Notable Cases - Bram A. Lecker
Keenan v. Canac Kitchens, 2015, Ontario Superior Court of Justice, January 21, 2015. Marilyn and Lawrence Keenan worked 26 and 33 years respectively for Canac Kitchens. While they worked full time, Canac viewed them as “independent contractors” because they were paid by invoice rather than salary and had “subcontractors” reporting to them. They were wrongfully terminated when Canac wound down its operations in Canada and were awarded the highest ever settlement in Ontario for termination without severance.
Luz v. Moore Business Communication Services, (Ont. Gen. Div. 1995) and Bullen v. Procter & Redfern Ltd., 1996 CanLII 8135 (ON SC), Bram was the first lawyer in Ontario to obtain summary judgment in a private employment wrongful dismissal action.
Martellacci v. CFCINX Ltd., 1997 CanLII 12327 (ON SC), established the principle that temporary “lay-offs” must be treated as terminations.
Randhawa v. Everest & Jennings Canadian Ltd., 1996 CanLII 8157 (ON SC), established principle that Employers could not interfere with Employment Insurance process.
Youkhanna v. Spina’s Steel Workers Co., 2001 CanLII 28316 (ON SC), established principal that Employers could not interfere with Employees rights to claim for WSIA injury.1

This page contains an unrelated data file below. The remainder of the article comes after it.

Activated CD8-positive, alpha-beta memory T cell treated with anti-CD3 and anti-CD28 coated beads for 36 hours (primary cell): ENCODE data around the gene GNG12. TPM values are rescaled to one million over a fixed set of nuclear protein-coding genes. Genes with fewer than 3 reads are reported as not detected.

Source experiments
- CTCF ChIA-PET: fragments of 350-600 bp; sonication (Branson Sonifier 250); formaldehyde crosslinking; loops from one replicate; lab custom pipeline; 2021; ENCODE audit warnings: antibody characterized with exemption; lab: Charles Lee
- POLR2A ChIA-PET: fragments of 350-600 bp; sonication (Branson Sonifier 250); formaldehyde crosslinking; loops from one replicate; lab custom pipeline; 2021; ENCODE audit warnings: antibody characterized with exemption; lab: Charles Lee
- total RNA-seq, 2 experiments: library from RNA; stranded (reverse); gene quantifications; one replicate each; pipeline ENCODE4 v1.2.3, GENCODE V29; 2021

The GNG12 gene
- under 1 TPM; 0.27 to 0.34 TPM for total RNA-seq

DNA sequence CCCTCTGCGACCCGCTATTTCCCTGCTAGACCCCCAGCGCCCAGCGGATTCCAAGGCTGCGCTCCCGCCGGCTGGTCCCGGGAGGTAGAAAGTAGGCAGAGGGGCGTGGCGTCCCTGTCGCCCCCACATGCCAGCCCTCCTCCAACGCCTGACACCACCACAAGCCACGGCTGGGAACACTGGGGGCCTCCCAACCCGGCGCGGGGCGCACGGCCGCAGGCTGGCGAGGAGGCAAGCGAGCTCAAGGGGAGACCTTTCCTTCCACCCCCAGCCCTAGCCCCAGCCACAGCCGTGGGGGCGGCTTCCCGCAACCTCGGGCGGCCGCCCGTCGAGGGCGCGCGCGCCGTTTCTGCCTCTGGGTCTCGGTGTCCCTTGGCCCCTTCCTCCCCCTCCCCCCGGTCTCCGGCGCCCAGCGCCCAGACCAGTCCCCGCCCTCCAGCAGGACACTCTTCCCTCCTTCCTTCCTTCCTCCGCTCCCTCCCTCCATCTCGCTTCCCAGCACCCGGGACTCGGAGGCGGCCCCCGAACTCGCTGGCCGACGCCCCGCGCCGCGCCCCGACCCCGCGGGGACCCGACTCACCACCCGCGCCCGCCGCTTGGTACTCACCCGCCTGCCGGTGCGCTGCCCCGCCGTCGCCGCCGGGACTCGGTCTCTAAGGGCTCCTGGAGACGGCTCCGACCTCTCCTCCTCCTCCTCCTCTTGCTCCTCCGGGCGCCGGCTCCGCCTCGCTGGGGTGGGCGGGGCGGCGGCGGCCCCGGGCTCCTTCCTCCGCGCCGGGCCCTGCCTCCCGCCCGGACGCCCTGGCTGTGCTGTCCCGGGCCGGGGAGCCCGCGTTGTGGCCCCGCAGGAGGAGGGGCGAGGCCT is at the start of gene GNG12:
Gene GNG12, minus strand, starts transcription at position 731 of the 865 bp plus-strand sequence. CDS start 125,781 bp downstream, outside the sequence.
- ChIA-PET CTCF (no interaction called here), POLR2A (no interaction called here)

Hilton v. Norampac Inc., 2003 CanLII 11626 (ON CA), established principle that Employee could refuse material change in working conditions that adversely affected parenting obligation. This case was decided by the Ontario Court of Appeal in favour of the employee, a decision which was upheld by the Supreme Court of Canada in its decision to deny the employer’s request for leave to appeal.
Boland v. APV Canada Inc., 2005 CanLII 3384 (ON SCDC), the Divisional Court held that employees could not be forced to stay on with the new purchasers of a business when it was purchased and would not forfeit their rights to severance if they left.
Mahesuram v. Canac Kitchens Ltd. a Division of Kohler Canada, 2009 CanLII 1369 (ON SC), was one of six decisions against a large multi-national corporation that attempted to withhold pay in lieu of reasonable notice to its long-serving Canadian employees when it shut down the company’s Canadian operations.
Verma v. RBC – Article – Canadian Employment Law Today (Verma v. Royal Bank of Canada), 2012, where a bank employee was reinstated to his position with full back-pay and full legal costs payable by the employer after his employment was terminated for discriminatory and unjust reasons.